Freelancers now make up 35% of the U.S. workforce, and their numbers are anticipated to rise over the next few years. And more and more companies are beginning to rely on their expertise and labor.
If you’re going to hire freelancers or contractors this year, here are four things you’ll want to know.
1. The Right Interview Questions to Ask
When interviewing freelancers, ask them about their schedule and current workload to see if they can meet your required project deadlines. Ask them about their experiences with similar projects for which you are hiring them and what their core competencies are.
And always ask them about how they have worked with clients in the past, their preferred methods of communication, and what you can expect from them as you work with them.
You’ll want to interview them to determine if they have the right skills needed for your project, if they can logically meet your deadlines, and if they will communicate effectively with you.
2. Applicable Tax and Legal Obligations
When hiring freelancers, you don’t have to worry about their payroll taxes or properly deducting Social Security and Medicare taxes from their paychecks. However, you do need to make sure you issue them 1099-MISC forms if you paid them $600 or more for services rendered for each tax year.
And you need to make sure that you don’t treat them as employees under federal law, or you could end up having to answer to the Internal Revenue Service.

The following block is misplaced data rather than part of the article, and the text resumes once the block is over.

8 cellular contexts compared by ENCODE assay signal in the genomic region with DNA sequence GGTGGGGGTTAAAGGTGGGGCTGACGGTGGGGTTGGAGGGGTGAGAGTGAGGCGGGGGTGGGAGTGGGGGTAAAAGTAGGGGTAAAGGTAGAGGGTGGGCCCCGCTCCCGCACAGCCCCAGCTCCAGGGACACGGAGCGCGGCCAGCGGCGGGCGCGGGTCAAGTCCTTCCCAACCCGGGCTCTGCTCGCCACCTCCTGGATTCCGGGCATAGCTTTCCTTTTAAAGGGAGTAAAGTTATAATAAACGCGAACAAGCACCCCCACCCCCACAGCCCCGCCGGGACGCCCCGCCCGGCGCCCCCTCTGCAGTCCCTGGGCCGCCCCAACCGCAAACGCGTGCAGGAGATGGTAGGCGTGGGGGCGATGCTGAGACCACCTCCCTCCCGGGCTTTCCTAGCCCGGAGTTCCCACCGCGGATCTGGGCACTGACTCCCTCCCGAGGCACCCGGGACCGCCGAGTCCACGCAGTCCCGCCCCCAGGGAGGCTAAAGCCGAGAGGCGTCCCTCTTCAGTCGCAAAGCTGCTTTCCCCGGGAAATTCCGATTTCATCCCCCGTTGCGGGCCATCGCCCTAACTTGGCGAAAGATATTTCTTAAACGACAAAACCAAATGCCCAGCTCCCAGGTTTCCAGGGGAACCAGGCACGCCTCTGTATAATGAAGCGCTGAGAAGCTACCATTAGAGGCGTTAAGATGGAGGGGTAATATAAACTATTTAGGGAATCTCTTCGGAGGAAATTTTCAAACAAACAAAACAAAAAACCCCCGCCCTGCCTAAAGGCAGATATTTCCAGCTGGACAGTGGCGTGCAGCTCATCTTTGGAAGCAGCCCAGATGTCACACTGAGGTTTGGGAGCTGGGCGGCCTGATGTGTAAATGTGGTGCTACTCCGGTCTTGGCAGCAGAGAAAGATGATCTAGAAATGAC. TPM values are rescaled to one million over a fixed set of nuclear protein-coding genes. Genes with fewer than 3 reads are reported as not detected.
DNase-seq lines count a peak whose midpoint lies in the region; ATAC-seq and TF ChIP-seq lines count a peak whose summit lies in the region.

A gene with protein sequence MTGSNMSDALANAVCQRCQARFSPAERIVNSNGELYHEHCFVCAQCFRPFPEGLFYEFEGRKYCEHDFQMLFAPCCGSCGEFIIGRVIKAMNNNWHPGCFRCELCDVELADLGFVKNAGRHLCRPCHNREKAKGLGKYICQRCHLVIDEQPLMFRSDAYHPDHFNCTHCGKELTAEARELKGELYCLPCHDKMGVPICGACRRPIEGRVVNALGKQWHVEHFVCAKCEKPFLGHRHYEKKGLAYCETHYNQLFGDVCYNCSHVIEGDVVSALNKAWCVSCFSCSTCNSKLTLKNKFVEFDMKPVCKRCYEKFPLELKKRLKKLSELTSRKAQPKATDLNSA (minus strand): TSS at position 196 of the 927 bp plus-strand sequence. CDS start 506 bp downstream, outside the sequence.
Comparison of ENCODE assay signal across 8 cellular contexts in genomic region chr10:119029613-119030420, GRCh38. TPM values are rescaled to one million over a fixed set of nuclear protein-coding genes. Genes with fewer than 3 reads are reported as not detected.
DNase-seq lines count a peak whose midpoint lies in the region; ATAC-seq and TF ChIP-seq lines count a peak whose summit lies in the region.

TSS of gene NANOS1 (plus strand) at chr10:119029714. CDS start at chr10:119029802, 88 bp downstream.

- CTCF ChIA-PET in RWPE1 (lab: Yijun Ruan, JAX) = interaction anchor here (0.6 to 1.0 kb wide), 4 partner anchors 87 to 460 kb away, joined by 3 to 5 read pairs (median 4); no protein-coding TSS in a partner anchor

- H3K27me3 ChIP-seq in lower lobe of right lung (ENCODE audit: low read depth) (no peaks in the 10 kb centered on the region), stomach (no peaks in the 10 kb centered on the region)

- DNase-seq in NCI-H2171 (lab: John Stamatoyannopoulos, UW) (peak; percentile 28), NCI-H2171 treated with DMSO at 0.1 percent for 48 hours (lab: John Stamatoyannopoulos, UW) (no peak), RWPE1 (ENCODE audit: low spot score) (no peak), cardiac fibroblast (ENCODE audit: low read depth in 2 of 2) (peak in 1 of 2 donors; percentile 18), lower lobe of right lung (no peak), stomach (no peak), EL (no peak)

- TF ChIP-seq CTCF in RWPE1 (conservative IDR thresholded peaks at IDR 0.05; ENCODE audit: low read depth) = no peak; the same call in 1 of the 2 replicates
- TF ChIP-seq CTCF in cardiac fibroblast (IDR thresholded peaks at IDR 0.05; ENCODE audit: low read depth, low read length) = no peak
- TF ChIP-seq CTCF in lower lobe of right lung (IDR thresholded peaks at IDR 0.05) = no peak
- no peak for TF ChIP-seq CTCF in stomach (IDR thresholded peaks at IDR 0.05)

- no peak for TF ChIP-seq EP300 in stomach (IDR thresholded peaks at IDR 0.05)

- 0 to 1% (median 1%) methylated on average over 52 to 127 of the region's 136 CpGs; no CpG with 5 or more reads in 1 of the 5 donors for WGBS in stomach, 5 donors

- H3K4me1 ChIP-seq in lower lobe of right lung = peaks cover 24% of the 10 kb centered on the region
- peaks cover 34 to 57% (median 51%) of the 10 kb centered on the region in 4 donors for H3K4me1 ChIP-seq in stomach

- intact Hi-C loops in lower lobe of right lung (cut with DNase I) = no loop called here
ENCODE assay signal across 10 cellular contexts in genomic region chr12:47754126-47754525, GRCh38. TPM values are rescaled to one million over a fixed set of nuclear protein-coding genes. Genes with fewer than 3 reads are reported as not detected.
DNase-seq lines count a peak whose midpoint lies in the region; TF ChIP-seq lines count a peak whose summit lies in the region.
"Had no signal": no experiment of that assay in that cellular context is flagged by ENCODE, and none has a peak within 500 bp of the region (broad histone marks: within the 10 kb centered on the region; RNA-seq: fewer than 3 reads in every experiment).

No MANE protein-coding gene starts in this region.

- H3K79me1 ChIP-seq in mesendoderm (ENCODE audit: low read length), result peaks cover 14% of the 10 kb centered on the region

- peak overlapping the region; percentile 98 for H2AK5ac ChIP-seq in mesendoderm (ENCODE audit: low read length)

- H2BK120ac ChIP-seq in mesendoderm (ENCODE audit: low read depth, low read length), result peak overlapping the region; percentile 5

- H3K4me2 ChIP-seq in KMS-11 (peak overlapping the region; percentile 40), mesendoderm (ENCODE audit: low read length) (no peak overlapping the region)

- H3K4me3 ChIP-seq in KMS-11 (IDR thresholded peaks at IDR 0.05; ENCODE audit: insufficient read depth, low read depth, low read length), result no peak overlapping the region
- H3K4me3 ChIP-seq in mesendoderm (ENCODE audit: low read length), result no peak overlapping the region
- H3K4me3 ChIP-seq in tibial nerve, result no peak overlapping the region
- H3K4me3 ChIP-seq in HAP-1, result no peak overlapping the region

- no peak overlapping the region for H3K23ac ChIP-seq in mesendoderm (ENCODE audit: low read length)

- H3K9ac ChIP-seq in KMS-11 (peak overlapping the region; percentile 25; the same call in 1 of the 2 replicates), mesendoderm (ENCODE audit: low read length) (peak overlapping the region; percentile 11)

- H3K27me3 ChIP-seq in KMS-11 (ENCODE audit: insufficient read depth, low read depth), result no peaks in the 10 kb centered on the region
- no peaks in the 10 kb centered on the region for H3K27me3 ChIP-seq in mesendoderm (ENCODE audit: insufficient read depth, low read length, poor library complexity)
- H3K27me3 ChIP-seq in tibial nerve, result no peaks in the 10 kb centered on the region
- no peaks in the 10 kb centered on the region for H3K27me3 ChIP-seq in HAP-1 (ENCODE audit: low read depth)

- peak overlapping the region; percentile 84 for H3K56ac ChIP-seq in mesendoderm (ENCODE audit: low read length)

3. Competitive Compensation
Freelancers get to set their own rates, so do your research before hiring them to know what you should be paying them. Freelancers should be setting their rates based on norms and expectations inside their marketplaces, their years of experience and portfolios, their references and quality of work, and more.
Overall, however, you should expect to pay freelancers with decades of experience and more reputable references more than you would pay a freelancer without much experience. And you’ll also want to keep in mind that freelancers must pay for their own office supplies, software subscriptions, health care, etc.—so, when rates are considered on an hourly basis, they might need to be paid more than an hourly employee would be paid.
4. Remote Working Conditions and Hours
Make sure you know what hours your freelancers keep and what you can expect from them. Just as you shouldn’t be expected to work weekends and holidays, neither should they. And just as you wouldn’t call a salaried employee on the weekend for project updates, you shouldn’t expect to call freelancers on weekends for those updates either.
However, each freelancer is different and has different working conditions and sets different hours, so make sure you know what working conditions and hours freelancers prefer and will agree to before you sign a contract with them.
As you hire and work with more freelancers this year, be sure to consider the information regarding working with freelancers above first.